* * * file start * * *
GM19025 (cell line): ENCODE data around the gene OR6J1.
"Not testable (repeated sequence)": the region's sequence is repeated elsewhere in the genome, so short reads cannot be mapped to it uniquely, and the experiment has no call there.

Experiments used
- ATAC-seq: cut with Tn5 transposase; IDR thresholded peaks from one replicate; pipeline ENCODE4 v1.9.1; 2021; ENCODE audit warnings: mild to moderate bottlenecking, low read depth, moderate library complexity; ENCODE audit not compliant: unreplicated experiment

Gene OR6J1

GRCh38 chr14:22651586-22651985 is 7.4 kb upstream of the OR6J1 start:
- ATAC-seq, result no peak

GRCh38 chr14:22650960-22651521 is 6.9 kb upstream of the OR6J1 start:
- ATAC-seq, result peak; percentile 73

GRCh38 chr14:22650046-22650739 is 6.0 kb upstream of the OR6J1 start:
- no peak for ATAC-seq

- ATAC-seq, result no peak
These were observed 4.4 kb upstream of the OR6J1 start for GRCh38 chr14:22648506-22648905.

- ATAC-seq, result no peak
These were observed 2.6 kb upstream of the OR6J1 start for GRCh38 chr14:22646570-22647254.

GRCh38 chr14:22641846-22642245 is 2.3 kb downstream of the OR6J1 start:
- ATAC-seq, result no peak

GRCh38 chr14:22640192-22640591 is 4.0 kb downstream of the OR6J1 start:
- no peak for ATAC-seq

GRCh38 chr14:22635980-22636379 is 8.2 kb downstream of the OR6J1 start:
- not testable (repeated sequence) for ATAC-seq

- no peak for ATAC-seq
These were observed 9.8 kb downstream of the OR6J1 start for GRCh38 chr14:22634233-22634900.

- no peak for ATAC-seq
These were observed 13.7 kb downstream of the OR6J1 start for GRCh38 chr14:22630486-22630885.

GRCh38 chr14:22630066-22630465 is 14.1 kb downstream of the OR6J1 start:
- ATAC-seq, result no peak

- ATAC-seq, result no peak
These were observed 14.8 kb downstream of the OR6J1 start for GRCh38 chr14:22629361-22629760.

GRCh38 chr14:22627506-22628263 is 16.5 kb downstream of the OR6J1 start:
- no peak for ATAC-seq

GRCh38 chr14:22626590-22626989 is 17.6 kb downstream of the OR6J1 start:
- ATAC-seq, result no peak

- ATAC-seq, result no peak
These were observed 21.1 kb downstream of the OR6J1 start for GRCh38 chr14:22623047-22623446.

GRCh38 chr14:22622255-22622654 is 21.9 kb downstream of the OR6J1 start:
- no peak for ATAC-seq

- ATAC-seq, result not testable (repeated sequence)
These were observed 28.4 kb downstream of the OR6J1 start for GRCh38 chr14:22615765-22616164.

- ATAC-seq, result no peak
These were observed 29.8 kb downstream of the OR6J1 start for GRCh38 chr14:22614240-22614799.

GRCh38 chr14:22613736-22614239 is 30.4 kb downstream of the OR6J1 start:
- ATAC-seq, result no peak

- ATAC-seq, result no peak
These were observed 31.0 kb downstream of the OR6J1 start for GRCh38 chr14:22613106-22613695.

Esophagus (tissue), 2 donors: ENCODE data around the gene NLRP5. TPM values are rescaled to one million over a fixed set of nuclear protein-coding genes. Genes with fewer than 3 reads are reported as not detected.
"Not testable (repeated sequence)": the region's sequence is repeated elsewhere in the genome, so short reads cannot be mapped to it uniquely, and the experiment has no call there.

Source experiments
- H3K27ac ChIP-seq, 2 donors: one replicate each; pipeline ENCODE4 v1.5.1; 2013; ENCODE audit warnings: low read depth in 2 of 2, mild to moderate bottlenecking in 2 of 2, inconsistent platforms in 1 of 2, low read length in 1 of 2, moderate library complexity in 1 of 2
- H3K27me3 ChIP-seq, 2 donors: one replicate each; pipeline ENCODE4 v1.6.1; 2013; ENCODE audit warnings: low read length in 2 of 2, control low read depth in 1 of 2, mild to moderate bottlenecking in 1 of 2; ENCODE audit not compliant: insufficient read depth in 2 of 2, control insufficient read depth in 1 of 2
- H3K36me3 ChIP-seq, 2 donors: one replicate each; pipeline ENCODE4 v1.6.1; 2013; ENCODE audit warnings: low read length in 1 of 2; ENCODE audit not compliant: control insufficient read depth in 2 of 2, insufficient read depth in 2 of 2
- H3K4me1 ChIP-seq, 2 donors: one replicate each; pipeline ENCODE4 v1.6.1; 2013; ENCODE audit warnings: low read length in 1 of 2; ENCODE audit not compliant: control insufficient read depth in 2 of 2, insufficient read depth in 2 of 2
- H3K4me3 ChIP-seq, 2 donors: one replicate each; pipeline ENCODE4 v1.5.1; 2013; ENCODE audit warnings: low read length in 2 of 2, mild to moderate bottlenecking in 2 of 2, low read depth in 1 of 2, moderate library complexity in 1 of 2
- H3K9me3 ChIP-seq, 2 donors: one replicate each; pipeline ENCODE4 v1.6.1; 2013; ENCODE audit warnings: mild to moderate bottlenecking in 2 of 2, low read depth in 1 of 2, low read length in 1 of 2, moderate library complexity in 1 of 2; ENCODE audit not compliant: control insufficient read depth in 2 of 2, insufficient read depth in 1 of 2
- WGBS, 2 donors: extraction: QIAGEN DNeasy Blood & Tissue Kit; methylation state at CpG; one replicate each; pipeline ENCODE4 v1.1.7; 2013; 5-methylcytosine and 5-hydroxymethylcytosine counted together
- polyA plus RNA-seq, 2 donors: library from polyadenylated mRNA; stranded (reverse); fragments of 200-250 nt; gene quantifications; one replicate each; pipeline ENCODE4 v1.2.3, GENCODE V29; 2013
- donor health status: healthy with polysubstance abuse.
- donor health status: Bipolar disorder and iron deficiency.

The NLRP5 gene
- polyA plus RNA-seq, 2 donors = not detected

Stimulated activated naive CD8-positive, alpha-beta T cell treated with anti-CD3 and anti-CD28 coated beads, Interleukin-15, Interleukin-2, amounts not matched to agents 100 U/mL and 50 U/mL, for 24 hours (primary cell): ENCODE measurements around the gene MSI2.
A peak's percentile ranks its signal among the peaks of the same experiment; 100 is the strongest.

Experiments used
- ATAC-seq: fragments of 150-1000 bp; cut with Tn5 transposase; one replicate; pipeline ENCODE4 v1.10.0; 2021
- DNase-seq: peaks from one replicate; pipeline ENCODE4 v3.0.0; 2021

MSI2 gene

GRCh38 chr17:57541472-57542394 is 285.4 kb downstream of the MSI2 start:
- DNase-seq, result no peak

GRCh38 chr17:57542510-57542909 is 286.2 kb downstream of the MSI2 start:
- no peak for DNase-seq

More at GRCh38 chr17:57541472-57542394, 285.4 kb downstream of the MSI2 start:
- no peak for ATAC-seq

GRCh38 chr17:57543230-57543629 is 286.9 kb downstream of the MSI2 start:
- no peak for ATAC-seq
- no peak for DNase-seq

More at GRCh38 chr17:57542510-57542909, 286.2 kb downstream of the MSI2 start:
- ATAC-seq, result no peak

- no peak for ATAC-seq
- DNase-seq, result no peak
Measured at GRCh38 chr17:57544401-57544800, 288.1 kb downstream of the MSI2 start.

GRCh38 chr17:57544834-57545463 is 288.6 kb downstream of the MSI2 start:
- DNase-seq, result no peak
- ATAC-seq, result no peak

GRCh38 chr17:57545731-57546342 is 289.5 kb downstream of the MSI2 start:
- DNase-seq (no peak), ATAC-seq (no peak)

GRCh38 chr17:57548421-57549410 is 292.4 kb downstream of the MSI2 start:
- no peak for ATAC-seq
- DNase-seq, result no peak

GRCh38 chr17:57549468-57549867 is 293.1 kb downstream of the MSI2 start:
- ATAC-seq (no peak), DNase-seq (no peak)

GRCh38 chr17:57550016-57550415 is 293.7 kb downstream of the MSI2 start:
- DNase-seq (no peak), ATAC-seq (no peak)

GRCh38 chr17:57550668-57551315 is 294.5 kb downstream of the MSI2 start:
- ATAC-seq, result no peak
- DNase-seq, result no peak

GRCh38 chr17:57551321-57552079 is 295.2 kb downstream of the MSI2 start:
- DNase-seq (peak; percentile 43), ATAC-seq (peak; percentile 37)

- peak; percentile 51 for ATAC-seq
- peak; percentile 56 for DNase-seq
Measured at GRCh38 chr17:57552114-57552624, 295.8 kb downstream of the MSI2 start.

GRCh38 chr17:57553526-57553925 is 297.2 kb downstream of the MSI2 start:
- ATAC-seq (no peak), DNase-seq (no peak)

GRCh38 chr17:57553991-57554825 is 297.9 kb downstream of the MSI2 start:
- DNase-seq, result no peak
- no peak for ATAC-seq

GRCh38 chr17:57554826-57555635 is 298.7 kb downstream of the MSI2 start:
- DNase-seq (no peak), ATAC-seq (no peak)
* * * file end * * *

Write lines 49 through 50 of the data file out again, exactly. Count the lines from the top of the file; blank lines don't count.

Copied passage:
- H3K27ac ChIP-seq, 2 donors: one replicate each; pipeline ENCODE4 v1.5.1; 2013; ENCODE audit warnings: low read depth in 2 of 2, mild to moderate bottlenecking in 2 of 2, inconsistent platforms in 1 of 2, low read length in 1 of 2, moderate library complexity in 1 of 2
- H3K27me3 ChIP-seq, 2 donors: one replicate each; pipeline ENCODE4 v1.6.1; 2013; ENCODE audit warnings: low read length in 2 of 2, control low read depth in 1 of 2, mild to moderate bottlenecking in 1 of 2; ENCODE audit not compliant: insufficient read depth in 2 of 2, control insufficient read depth in 1 of 2